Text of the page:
We next address whether Brown's waiver of counsel was knowing and intelligent. Id. at 109. A court must inform a defendant of the dangers of proceeding without counsel. Faretta v. California, 422 U.S. at 835. However, a district court is not required to perform any particular form of interrogation before it concludes that a defendant's waiver of counsel is knowing and intelligent. United States v. King, 582 F.2d 888, 890 (4th Cir. 1978).


On appeal, we determine "the sufficiency of the waiver from the record as a whole." Gallop, 838 F.2d at 110. However, this court has previously stated that


"[a]t a minimum the district court should, before permitting an accused to waive his right to counsel, explain the charges and possible punishments...." Aiken v. United States, 296 F.2d 604, 607 (4th Cir. 1961). The district judges also should "develop on the record the educational background, age and general capabilities of an accused, so that the ability of the accused to grasp, understand and decide is fully known" to the trial court and fully disclosed by the record. Townes v. United States, 371 F.2d 930, 934 (4th Cir. 1966), cert. denied, 387 U.S. 947, 87 S. Ct. 2083, 18 L.Ed.2d 1335 (1967).


Id. at 110 (ellipses in original). Failure to make such an inquiry, however, will not automatically result in a reversal. Id.


In this case, the district court informed Brown of the problems of proceeding pro se and extensively questioned Brown to ensure that he understood those dangers. Furthermore, the district court previously had explained to Brown the potential sentence he could receive should a jury find him guilty.


While the district court did not state Brown's formal education on the record, we do not believe that omission warrants reversal in this case. The transcript reveals that Brown understood the proceedings, freely communicated with the court, and prepared various motions himself for his trial. In addition, the district court noted that Brown previously represented himself in a state court prosecution. These facts establish that Brown made his decision "with eyes open." Faretta, 422 U.S. at 835 (quoting Adams v. United States ex rel. McCann, 317 U.S. 269, 279 (1942)). Therefore, we hold that Brown's waiver of counsel was both knowing and intelligent.



The next issue is whether the district court denied Brown effective assistance of counsel by appointing Hunoval as standby counsel to answer Brown's legal questions.


While a defendant has a right to proceed pro se or to be represented by counsel, he does not have a right to a hybrid representation consisting of himself and standby counsel. See Faretta, 422 U.S. at 835; United States v. Sacco, 571 F.2d 791, 793 (4th Cir.), cert. denied, 435 U.S. 999 (1978). A district court has discretion, however, to appoint standby counsel for a pro se defendant. See McKaskle v. Wiggins, 465 U.S. 168, 176 (1984).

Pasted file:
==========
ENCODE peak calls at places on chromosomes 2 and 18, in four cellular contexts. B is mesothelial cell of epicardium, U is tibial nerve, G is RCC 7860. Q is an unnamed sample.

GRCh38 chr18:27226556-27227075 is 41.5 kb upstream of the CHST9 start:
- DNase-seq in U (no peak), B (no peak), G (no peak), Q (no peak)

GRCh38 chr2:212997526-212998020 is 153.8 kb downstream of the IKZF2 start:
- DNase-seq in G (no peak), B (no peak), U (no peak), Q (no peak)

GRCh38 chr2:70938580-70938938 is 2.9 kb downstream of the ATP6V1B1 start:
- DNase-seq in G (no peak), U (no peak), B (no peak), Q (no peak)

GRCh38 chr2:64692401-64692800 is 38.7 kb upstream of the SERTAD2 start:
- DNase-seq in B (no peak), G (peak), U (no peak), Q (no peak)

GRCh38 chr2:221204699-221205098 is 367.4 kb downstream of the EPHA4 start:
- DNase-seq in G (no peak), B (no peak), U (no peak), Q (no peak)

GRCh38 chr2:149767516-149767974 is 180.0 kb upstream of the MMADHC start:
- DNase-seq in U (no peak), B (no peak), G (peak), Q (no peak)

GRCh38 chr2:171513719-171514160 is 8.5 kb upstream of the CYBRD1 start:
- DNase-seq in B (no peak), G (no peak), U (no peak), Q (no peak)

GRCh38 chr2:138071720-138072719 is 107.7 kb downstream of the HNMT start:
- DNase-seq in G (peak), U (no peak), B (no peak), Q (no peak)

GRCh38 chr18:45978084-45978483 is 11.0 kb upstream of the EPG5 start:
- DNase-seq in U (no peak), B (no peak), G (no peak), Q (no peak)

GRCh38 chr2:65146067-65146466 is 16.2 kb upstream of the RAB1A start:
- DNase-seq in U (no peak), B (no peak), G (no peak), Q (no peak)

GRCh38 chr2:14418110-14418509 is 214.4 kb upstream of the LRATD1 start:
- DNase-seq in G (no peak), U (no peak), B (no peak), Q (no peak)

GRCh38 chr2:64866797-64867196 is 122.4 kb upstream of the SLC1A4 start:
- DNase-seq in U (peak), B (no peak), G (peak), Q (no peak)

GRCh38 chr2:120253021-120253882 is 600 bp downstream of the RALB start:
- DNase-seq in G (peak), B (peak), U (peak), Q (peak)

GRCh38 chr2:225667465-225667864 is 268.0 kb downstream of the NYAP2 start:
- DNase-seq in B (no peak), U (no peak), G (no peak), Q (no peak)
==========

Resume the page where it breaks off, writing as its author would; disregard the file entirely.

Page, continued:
Once a district court appoints standby counsel, it cannot permit counsel to interfere with the defendant's right to self-representation. Specifically, the court must be especially careful to prevent counsel from giving unsolicited assistance in the jury's presence because it may dispel the perception that the defendant is in charge of his own defense. Id. at 181. To protect against this harm, and to ensure that the trial proceeds in an orderly fashion, a district court can place reasonable limitations on the standby counsel's actions and the defendant's use of such counsel. United States v. Nivica, 887 F.2d 1110, 1121 (1st Cir. 1989), cert. denied, 494 U.S. 1005 (1990).


The district court limited Hunoval only once-when he repeatedly passed unsolicited cross-examination questions to Brown in the jury's presence. This was a reasonable limitation, necessary for the protection of Brown's rights and the orderly administration of justice. See McKaskle, 465 U.S. at 181.


Other than that one incident, the district court allowed Hunoval to participate in the trial in any manner requested by Brown, including examining witnesses and giving the closing argument. Moreover, the record is replete with examples of the district court encouraging Brown to seek assistance from Hunoval. If anything, we commend the district court's excellent handling of this difficult and awkward situation.



Next, we must determine whether the district court's upward departure from the presentence report's recommendation was erroneous under the Sentencing Guidelines. In deciding this issue, we must review the district court's decision to depart and the sentence imposed to determine if they were reasonable considering the factors outlined by the Sentencing Guidelines and the court's stated reasons. 18 U.S.C. § 3742(e)(3) (1988). In reaching this decision, however, we must accept the district court's findings of fact unless they are clearly erroneous and we must give due deference to the court's application of the Guidelines. Id. § 3742(e).


The district court granted the Government's motion for upward departure because it found that criminal history category III, as recommended in the presentence report, did not adequately reflect Brown's prior criminal activities. Specifically, the court found that credible testimony at trial and the sentencing hearing established by a preponderance of the evidence that Brown participated in four bank robberies in addition to the ones discussed in the presentence report and that he operated an illegal after hours drinking establishment. These findings, if not clearly erroneous, represent legitimate factors that will support an upward departure under the Sentencing Guidelines. United States Sentencing Commission, Guidelines Manual, § 4A1.3(3) (Nov. 1990) (court may consider other crimes committed by the defendant for which he was not convicted); see also United States v. Urrego-Linares, 879 F.2d 1234, 1238 (4th Cir.) (government need only demonstrate guilt by a preponderance of the evidence during the sentencing phase of a trial), cert. denied, 493 U.S. 943 (1989). Because we cannot say these findings were clearly erroneous, we hold that the district court's decision to depart was reasonable.